I’m back from my first no-kid, no-editorial vacation I’ve had since 2008. I needed an opportunity to clear my head and give some deep thought to what we are doing here at TCI.
When I launched Red Kite Prayer in 2009, reading content about cycling was popular and podcasts were barely a thing. However, in the 11 years hence, podcasting has become a medium by which a great many people digest content about their hobbies and obsessions.
The success of The Paceline Podcast and the feedback we have received sparked a conversation between Robot, Cush and me. We asked the question: What if we delivered more content in sound form than written form?
Look, I get it. Reading, much as I love it, is demanding. When you’re reading, you’re not doing anything else. But a podcast can be listened to while washing dishes, driving to work, wrenching on bikes, heck, even while on a ride. Given the time demand that long-form work imposes on the reader, and our desire to find a way to deliver work of the quality we want, rather than simply resorting to writing nothing longer than 300 words, we have decided to proceed with some new initiatives.
In the coming months, we will be launching some new podcasts. We will offer some limited series productions as well as shows that will be produced as continuing series.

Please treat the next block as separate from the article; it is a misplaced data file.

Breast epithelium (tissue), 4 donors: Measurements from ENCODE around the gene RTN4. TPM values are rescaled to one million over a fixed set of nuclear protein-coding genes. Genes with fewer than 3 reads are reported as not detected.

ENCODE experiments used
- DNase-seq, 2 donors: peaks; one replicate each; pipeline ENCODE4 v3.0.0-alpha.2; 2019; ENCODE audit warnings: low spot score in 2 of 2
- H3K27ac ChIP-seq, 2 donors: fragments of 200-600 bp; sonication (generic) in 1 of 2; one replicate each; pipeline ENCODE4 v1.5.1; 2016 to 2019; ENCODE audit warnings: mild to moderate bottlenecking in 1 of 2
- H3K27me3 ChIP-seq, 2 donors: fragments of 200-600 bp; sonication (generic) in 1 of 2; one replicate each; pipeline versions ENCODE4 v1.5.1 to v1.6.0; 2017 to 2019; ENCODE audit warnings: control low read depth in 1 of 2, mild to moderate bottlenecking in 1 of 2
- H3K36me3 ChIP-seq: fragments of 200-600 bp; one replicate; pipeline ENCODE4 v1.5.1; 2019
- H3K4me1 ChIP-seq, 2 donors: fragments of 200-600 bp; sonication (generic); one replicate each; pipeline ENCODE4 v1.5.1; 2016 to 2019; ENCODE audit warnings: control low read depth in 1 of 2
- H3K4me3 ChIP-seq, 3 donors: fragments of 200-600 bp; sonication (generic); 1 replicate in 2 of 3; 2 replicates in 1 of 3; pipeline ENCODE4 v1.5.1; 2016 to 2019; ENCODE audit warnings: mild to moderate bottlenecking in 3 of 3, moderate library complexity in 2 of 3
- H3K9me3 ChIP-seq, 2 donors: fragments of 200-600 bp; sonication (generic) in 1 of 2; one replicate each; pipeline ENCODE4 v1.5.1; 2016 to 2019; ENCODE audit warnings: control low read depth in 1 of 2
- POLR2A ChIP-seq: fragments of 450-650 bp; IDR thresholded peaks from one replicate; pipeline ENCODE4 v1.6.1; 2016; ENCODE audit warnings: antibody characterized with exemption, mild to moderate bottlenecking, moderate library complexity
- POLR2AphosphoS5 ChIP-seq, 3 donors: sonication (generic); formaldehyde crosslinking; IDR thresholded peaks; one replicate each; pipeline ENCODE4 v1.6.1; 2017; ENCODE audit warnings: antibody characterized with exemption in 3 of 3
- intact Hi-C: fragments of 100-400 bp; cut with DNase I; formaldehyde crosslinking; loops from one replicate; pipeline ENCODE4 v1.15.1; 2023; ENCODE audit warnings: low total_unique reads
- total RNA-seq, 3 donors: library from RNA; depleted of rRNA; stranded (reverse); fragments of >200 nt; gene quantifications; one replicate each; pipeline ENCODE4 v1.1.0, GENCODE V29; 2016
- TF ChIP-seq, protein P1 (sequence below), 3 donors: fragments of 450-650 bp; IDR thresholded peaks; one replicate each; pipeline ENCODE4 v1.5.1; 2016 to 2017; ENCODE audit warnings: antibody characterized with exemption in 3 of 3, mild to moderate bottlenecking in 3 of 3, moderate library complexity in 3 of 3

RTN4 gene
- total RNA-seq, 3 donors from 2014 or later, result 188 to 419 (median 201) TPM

You haven’t seen much content from me for the simple fact that I’ve been working feverishly behind the scenes on our first offering, “Revolting,” which is a new show featuring Robot and Stevil Kinevil of All Hail the Black Market (not to mention his column for us, “Answers from a Bottle”). My background in recording engineering make me the the logical producer, engineer and production intern.
I’m also excited to announce that we will be producing a limited series based on my series of pieces I wrote on the birth of my son, Matthew, called “Enter the Deuce.” For those who didn’t read the original series, it documents his birth and experience of spending some 39 days in the Neonatal Intensive Care Unit, prior to receiving a life-saving operation. Readers have often told me it’s the most powerful writing I’ve ever published, and some of the most powerful writing they’ve encountered on the experience of a troubled birth. It seemed an interesting opportunity to explore the medium for long-form work.